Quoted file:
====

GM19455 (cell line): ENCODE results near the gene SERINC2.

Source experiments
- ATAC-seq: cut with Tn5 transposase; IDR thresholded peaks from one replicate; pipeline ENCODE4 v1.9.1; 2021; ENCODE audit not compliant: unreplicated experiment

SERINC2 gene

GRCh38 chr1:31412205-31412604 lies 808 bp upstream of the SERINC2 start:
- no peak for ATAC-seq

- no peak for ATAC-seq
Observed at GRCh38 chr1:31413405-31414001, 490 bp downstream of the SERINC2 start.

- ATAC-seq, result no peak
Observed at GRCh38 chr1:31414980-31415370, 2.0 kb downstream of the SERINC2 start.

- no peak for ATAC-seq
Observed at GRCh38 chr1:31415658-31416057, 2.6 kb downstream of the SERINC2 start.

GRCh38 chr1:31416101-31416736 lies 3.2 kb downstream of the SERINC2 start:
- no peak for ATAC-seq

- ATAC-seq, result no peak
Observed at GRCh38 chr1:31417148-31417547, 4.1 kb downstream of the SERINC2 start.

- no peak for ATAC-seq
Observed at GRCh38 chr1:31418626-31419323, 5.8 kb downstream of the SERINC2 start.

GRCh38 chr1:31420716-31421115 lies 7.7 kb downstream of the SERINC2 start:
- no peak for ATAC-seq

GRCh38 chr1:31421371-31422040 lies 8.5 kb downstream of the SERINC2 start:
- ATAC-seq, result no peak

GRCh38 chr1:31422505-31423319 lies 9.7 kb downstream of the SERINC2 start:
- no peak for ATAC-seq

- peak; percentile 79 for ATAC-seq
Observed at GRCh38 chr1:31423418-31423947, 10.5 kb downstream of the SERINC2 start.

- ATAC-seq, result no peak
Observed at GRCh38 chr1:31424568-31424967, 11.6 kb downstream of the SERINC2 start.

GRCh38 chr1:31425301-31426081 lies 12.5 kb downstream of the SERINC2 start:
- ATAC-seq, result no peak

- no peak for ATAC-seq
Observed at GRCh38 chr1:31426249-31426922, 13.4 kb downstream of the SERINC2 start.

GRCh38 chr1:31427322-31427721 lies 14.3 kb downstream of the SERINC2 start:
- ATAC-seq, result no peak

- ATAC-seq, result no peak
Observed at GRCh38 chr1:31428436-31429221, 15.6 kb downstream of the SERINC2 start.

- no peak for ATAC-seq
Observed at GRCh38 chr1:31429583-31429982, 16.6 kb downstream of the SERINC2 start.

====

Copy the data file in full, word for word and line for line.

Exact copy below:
GM19455 (cell line): ENCODE results near the gene SERINC2.

Source experiments
- ATAC-seq: cut with Tn5 transposase; IDR thresholded peaks from one replicate; pipeline ENCODE4 v1.9.1; 2021; ENCODE audit not compliant: unreplicated experiment

SERINC2 gene

GRCh38 chr1:31412205-31412604 lies 808 bp upstream of the SERINC2 start:
- no peak for ATAC-seq

- no peak for ATAC-seq
Observed at GRCh38 chr1:31413405-31414001, 490 bp downstream of the SERINC2 start.

- ATAC-seq, result no peak
Observed at GRCh38 chr1:31414980-31415370, 2.0 kb downstream of the SERINC2 start.

- no peak for ATAC-seq
Observed at GRCh38 chr1:31415658-31416057, 2.6 kb downstream of the SERINC2 start.

GRCh38 chr1:31416101-31416736 lies 3.2 kb downstream of the SERINC2 start:
- no peak for ATAC-seq

- ATAC-seq, result no peak
Observed at GRCh38 chr1:31417148-31417547, 4.1 kb downstream of the SERINC2 start.

- no peak for ATAC-seq
Observed at GRCh38 chr1:31418626-31419323, 5.8 kb downstream of the SERINC2 start.

GRCh38 chr1:31420716-31421115 lies 7.7 kb downstream of the SERINC2 start:
- no peak for ATAC-seq

GRCh38 chr1:31421371-31422040 lies 8.5 kb downstream of the SERINC2 start:
- ATAC-seq, result no peak

GRCh38 chr1:31422505-31423319 lies 9.7 kb downstream of the SERINC2 start:
- no peak for ATAC-seq

- peak; percentile 79 for ATAC-seq
Observed at GRCh38 chr1:31423418-31423947, 10.5 kb downstream of the SERINC2 start.

- ATAC-seq, result no peak
Observed at GRCh38 chr1:31424568-31424967, 11.6 kb downstream of the SERINC2 start.

GRCh38 chr1:31425301-31426081 lies 12.5 kb downstream of the SERINC2 start:
- ATAC-seq, result no peak

- no peak for ATAC-seq
Observed at GRCh38 chr1:31426249-31426922, 13.4 kb downstream of the SERINC2 start.

GRCh38 chr1:31427322-31427721 lies 14.3 kb downstream of the SERINC2 start:
- ATAC-seq, result no peak

- ATAC-seq, result no peak
Observed at GRCh38 chr1:31428436-31429221, 15.6 kb downstream of the SERINC2 start.

- no peak for ATAC-seq
Observed at GRCh38 chr1:31429583-31429982, 16.6 kb downstream of the SERINC2 start.